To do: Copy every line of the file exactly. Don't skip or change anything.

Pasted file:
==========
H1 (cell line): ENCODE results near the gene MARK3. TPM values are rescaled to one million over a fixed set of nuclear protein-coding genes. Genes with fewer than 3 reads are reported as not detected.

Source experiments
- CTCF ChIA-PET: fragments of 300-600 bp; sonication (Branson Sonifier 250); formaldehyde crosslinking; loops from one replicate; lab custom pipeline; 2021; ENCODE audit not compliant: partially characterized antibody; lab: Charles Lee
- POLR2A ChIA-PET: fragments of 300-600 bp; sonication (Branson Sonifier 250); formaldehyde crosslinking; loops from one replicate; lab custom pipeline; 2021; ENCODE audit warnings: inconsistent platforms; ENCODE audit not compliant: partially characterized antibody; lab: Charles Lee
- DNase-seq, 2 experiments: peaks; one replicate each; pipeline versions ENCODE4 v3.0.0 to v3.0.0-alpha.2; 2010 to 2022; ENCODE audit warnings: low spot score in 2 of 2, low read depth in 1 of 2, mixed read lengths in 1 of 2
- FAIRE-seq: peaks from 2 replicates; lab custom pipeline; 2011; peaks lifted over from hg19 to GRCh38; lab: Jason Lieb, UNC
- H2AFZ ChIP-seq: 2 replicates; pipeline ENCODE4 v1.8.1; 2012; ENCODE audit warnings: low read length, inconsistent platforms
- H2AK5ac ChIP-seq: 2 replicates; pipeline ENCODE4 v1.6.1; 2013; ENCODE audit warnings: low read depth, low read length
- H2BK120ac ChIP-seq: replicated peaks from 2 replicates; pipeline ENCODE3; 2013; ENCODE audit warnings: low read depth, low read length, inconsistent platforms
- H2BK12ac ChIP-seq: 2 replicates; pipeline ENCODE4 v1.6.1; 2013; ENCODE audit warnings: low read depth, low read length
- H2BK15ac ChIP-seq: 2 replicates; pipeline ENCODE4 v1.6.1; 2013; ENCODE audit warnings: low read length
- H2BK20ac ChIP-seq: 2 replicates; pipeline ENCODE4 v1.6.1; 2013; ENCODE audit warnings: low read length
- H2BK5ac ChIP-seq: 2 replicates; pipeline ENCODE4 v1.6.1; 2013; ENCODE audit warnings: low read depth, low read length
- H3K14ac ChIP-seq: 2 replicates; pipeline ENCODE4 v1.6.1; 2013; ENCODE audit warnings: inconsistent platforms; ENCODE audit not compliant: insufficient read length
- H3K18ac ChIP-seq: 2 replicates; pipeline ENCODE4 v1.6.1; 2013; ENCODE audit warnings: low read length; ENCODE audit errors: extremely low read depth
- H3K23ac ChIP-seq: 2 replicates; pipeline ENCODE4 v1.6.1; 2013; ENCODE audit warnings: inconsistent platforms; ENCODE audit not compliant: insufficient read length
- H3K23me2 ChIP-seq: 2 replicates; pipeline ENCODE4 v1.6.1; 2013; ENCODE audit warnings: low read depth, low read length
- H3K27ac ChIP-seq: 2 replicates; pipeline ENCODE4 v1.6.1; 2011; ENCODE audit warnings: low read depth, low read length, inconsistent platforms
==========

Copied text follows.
H1 (cell line): ENCODE results near the gene MARK3. TPM values are rescaled to one million over a fixed set of nuclear protein-coding genes. Genes with fewer than 3 reads are reported as not detected.

Source experiments
- CTCF ChIA-PET: fragments of 300-600 bp; sonication (Branson Sonifier 250); formaldehyde crosslinking; loops from one replicate; lab custom pipeline; 2021; ENCODE audit not compliant: partially characterized antibody; lab: Charles Lee
- POLR2A ChIA-PET: fragments of 300-600 bp; sonication (Branson Sonifier 250); formaldehyde crosslinking; loops from one replicate; lab custom pipeline; 2021; ENCODE audit warnings: inconsistent platforms; ENCODE audit not compliant: partially characterized antibody; lab: Charles Lee
- DNase-seq, 2 experiments: peaks; one replicate each; pipeline versions ENCODE4 v3.0.0 to v3.0.0-alpha.2; 2010 to 2022; ENCODE audit warnings: low spot score in 2 of 2, low read depth in 1 of 2, mixed read lengths in 1 of 2
- FAIRE-seq: peaks from 2 replicates; lab custom pipeline; 2011; peaks lifted over from hg19 to GRCh38; lab: Jason Lieb, UNC
- H2AFZ ChIP-seq: 2 replicates; pipeline ENCODE4 v1.8.1; 2012; ENCODE audit warnings: low read length, inconsistent platforms
- H2AK5ac ChIP-seq: 2 replicates; pipeline ENCODE4 v1.6.1; 2013; ENCODE audit warnings: low read depth, low read length
- H2BK120ac ChIP-seq: replicated peaks from 2 replicates; pipeline ENCODE3; 2013; ENCODE audit warnings: low read depth, low read length, inconsistent platforms
- H2BK12ac ChIP-seq: 2 replicates; pipeline ENCODE4 v1.6.1; 2013; ENCODE audit warnings: low read depth, low read length
- H2BK15ac ChIP-seq: 2 replicates; pipeline ENCODE4 v1.6.1; 2013; ENCODE audit warnings: low read length
- H2BK20ac ChIP-seq: 2 replicates; pipeline ENCODE4 v1.6.1; 2013; ENCODE audit warnings: low read length
- H2BK5ac ChIP-seq: 2 replicates; pipeline ENCODE4 v1.6.1; 2013; ENCODE audit warnings: low read depth, low read length
- H3K14ac ChIP-seq: 2 replicates; pipeline ENCODE4 v1.6.1; 2013; ENCODE audit warnings: inconsistent platforms; ENCODE audit not compliant: insufficient read length
- H3K18ac ChIP-seq: 2 replicates; pipeline ENCODE4 v1.6.1; 2013; ENCODE audit warnings: low read length; ENCODE audit errors: extremely low read depth
- H3K23ac ChIP-seq: 2 replicates; pipeline ENCODE4 v1.6.1; 2013; ENCODE audit warnings: inconsistent platforms; ENCODE audit not compliant: insufficient read length
- H3K23me2 ChIP-seq: 2 replicates; pipeline ENCODE4 v1.6.1; 2013; ENCODE audit warnings: low read depth, low read length
- H3K27ac ChIP-seq: 2 replicates; pipeline ENCODE4 v1.6.1; 2011; ENCODE audit warnings: low read depth, low read length, inconsistent platforms